So a few weeks ago I replaced my thermostat with an ecobee3 smart thermostat. In the process of wiring the thermostat I blew the 3A fuse up in the attic and had to replace the fuse. The thermostat then worked fine for about a week. I do have a C wire.

Then suddenly there was no power to the thermostat. I went back up in the attic and even though the fuse looked ok, I replaced it again anyway and the ecobee lit up right away and worked for another week. At the time I suspected I might not have fully locked the cover panel in place and the kill switch might have just popped open.

Today the thermostat was dead again. I went up in the attic and the fuse was ok but I replaced it anyway. No dice. I tested the fuses from this week and last week with a multimeter and they test just fine. Still, I replaced the fuse yet again but still no power. So I don't think it's a fuse problem.

I verified there is 110v to the power outlet up in the attic where the furnace is plugged in. I used a multimeter to test the thermostat wiring for the ecobee and it appears that no power is making down to the thermostat.

I tried pushing on the kill switch while the unit is plugged in and while doing that no lights go on inside the furnace (I read online a light should go on showing the transformer is working) and the thermostat wiring gets no power on the multimeter. There's only one little red light on the control board but it stays dark no matter what I try.

Does this sound like the transformer would be bad? I can't figure out why the ecobee3 would work for a week and then die, only to work again for another week when all I did was open and close the panels in the furnace (and replace fuses that didn't need replacing).

See pics attached -- is it time to call a professional? I don't feel comfortable replacing a transformer on my own.

fuse inserts into the little blue thing in lower left enter image description here enter image description here kill switch

  • 1
    The controller shows 25vac have you measured the voltage to make sure the magic smoke is still in the transformer.
    – Ed Beal
    Jul 28, 2017 at 18:54
  • Not sure how to do that. Can you give a bit more detail, thanks!
    – Rocky
    Jul 28, 2017 at 18:59
  • 2
    I can't see all the terminals in the photo but there are probably marked AC or ~ , using your meter on AC volts place the leads on those terminals (or at the transformer). You may see a different value 24-27 is what I remember seeing most of the time when working.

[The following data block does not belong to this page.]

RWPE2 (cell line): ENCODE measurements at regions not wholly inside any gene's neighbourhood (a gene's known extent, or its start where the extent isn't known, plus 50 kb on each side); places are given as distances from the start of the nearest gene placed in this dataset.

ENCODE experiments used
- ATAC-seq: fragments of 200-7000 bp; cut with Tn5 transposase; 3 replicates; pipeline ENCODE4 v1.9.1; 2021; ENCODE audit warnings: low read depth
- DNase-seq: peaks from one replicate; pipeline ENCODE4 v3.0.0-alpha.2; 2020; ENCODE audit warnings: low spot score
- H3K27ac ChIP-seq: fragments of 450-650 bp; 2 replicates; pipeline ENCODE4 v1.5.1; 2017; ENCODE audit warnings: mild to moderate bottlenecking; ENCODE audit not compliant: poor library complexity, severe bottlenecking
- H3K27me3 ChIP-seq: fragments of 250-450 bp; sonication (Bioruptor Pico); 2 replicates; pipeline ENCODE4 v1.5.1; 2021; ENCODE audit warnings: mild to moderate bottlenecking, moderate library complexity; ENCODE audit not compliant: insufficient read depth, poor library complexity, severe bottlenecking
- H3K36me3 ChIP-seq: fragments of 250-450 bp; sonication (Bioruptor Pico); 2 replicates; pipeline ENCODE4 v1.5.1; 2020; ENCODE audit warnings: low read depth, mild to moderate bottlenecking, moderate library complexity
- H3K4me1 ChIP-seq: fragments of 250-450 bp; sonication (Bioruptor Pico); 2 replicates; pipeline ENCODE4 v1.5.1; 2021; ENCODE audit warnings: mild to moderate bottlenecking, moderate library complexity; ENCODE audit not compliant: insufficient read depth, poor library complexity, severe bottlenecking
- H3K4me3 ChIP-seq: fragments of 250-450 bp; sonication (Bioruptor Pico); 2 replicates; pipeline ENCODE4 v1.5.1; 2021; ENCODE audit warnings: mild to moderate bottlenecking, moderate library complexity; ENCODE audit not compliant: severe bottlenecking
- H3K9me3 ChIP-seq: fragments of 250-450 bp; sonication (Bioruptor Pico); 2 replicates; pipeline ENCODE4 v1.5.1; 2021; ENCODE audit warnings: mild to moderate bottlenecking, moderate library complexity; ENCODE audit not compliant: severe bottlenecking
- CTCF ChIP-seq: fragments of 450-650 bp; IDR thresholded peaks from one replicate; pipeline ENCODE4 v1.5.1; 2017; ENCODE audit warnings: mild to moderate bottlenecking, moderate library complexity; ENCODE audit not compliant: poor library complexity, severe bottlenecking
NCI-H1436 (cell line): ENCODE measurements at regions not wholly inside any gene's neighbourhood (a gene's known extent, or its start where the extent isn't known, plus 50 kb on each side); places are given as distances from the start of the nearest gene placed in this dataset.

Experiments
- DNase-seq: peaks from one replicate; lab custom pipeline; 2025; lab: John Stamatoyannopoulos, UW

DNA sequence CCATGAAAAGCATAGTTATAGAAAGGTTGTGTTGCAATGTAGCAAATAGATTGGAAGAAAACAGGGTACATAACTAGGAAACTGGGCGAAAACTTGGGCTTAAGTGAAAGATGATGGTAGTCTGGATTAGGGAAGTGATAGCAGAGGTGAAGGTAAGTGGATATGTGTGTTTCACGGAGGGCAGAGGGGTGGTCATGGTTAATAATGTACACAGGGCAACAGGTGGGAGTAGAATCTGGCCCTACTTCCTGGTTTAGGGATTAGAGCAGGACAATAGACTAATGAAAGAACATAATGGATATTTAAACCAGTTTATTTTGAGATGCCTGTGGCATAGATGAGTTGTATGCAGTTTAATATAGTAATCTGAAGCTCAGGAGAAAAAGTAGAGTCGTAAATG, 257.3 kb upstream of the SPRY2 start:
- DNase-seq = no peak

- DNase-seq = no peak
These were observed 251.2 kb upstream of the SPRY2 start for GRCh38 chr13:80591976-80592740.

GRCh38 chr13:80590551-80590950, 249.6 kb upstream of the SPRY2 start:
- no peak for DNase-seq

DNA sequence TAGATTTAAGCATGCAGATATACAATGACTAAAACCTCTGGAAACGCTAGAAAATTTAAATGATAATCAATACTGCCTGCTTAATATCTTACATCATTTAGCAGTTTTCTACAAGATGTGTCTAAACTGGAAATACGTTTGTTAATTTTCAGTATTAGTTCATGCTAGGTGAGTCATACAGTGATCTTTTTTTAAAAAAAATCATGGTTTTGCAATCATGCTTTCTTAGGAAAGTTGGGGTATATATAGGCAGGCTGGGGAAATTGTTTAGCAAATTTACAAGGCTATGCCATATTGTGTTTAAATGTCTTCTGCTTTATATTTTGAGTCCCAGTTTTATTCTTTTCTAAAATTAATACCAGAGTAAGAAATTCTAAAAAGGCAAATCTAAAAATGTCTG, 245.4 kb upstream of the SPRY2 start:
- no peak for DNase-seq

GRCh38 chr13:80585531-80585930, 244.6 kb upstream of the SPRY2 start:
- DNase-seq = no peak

– Ed Beal
    Jul 28, 2017 at 19:04
  • Should that show voltage without the kill switch being depressed? I might need a second set of hands if I need it pushed in.
    – Rocky
    Jul 28, 2017 at 19:07
  • Some of the switches can be pulled out, the ones that I have worked on like this are plunger type when the cover is on the switch is made, open the door and the switch opens, pull out on the plunger and it makes the switch for troubleshooting.
    – Ed Beal
    Jul 28, 2017 at 22:17

1 Answer 1


Wanted to follow up in case this helps anyone else. I tested the terminals as Ed Beal mentioned in the comments and was pretty sure the transformer was not working. Since I was uneasy with replacing it myself I decided to call an HVAC professional. Turns out that was a smart idea.

He tested the transformer and confirmed it needed replacing: 120v in, nothing coming out. In the process of replacing it he noticed (and I had totally missed it!) that the power cord from the outlet to the furnace had a significant problem:

this is a problem

So after 20 years with just a bit too much tension on the power cord up in a very warm attic space, it sparked, blew the transformer, and fortunately did not burn the house down.

I have a feeling my installation of the smart thermostat and accidentally blowing the 3A fuse a week earlier was not a pure coincidence and probably made the wiring spark sooner. Me removing the furnace cover and plugging/unplugging a cord that had too much tension on it was probably part of the problem, too. Still, it was an accident waiting to happen.

Anyway, I had the wiring professionally repaired, the 24v transformer has been replaced, and everything is working ok now. Thanks for the pointers, Ed.

Your Answer

By clicking “Post Your Answer”, you agree to our terms of service, privacy policy and cookie policy

Not the answer you're looking for? Browse other questions tagged or ask your own question.